Cast: Fanny Valette, Raphael Lenglet
Direction: Abel Ferry
Rating: 2 and half
Not to be mistaken for Alfred Hitchcock’s classic of the same name, this French import marks the feature film debut of the prize-winning shorts director, Abel Ferry.
Utilising the horror-thriller genre, he strives to terrify the viewer for a relentless 80-odd minutes. A high-altitude adventure that is short on story material but high on camera dazzlery, Vertigo is an amalgam of Vertical Limit, The Hills Have Eyes and similar slipshod shockers.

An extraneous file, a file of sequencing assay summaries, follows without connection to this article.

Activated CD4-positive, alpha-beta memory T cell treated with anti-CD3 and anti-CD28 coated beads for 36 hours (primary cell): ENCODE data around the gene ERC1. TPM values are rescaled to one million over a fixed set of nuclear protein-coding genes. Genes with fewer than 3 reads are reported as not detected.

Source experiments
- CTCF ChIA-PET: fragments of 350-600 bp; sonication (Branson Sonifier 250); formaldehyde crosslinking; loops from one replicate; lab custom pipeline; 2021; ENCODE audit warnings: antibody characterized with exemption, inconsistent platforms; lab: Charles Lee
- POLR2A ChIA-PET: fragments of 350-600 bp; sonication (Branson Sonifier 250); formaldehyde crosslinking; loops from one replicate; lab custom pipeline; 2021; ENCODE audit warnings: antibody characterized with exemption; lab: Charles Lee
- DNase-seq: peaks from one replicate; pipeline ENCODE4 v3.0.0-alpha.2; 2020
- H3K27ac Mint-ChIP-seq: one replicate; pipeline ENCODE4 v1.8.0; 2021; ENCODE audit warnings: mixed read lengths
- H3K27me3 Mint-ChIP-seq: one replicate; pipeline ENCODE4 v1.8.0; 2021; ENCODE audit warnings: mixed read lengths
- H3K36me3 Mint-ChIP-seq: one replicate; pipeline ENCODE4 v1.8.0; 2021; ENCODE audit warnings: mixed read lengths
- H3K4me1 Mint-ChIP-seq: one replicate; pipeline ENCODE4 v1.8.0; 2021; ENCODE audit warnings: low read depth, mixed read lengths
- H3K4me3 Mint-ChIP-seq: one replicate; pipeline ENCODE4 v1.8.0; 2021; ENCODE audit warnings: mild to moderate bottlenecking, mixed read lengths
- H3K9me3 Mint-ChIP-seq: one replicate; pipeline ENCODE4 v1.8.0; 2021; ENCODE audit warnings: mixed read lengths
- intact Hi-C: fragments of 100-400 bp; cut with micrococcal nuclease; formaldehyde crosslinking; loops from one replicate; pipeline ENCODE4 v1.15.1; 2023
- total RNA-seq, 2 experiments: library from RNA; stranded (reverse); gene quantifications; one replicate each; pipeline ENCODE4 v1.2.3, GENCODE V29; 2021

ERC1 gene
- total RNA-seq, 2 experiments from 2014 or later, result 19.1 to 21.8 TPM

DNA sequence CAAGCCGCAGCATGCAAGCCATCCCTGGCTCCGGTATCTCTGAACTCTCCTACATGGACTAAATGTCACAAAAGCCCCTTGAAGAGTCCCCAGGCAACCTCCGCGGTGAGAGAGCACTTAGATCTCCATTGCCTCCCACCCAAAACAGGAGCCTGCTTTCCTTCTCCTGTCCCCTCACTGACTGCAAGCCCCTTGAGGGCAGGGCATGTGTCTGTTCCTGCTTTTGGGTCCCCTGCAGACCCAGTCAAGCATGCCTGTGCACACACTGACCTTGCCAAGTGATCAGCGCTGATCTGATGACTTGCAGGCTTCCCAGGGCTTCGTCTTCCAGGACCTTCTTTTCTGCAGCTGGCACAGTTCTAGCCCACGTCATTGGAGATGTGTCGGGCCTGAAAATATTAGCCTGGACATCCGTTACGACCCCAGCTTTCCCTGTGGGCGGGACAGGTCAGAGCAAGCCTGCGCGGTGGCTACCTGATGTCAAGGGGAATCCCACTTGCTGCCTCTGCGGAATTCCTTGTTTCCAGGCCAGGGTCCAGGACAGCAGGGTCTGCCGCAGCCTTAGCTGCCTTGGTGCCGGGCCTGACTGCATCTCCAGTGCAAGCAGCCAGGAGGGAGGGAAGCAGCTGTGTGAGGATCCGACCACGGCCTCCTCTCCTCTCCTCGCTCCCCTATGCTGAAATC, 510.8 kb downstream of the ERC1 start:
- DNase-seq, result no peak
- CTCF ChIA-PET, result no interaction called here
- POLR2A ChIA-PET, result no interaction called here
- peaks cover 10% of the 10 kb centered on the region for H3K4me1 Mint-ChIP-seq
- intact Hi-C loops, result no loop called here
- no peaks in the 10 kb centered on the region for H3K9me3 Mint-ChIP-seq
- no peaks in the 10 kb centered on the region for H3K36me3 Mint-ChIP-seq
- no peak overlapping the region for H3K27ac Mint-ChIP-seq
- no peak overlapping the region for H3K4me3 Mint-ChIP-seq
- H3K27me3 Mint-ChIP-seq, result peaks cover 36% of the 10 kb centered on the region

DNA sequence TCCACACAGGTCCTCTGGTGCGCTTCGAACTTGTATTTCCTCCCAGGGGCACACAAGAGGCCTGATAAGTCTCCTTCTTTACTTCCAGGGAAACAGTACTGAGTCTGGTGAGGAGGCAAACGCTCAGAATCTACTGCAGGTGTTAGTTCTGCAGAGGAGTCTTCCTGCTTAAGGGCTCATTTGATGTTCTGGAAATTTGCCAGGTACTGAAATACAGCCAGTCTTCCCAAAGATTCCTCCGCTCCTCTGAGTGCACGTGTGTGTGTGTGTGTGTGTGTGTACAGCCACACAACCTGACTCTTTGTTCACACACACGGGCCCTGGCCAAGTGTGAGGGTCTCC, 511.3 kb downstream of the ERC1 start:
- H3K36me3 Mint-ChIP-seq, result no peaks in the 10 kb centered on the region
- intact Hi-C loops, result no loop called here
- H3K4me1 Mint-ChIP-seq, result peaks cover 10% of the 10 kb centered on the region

Admittedly, the opening sequence is an attention grabber as we join a ragtag group of friends who embark on a climbing trip in the Balkans. Expectedly, the crags and crevices of the cliff face prove to be treacherous.
Their expedition is complicated even further when they are attacked by a psychotic cannibal. The plot is avowedly used a peg to hang the gory skirmishes on the hostile terrain.
The outcome of the mission as well as the fate of the reckless climbers couldn’t be more predictable. Also, despite the precipitous settings, the film rarely manages to evoke a sense of vertiginous jeopardy.
The C-grade cast merely goes through the motions, making appropriate this-can’t-be-happening-to-us expressions. After a promising first half, the mountain saga, released here in an English dubbed version, fizzles out into a molehill. Quel dommage!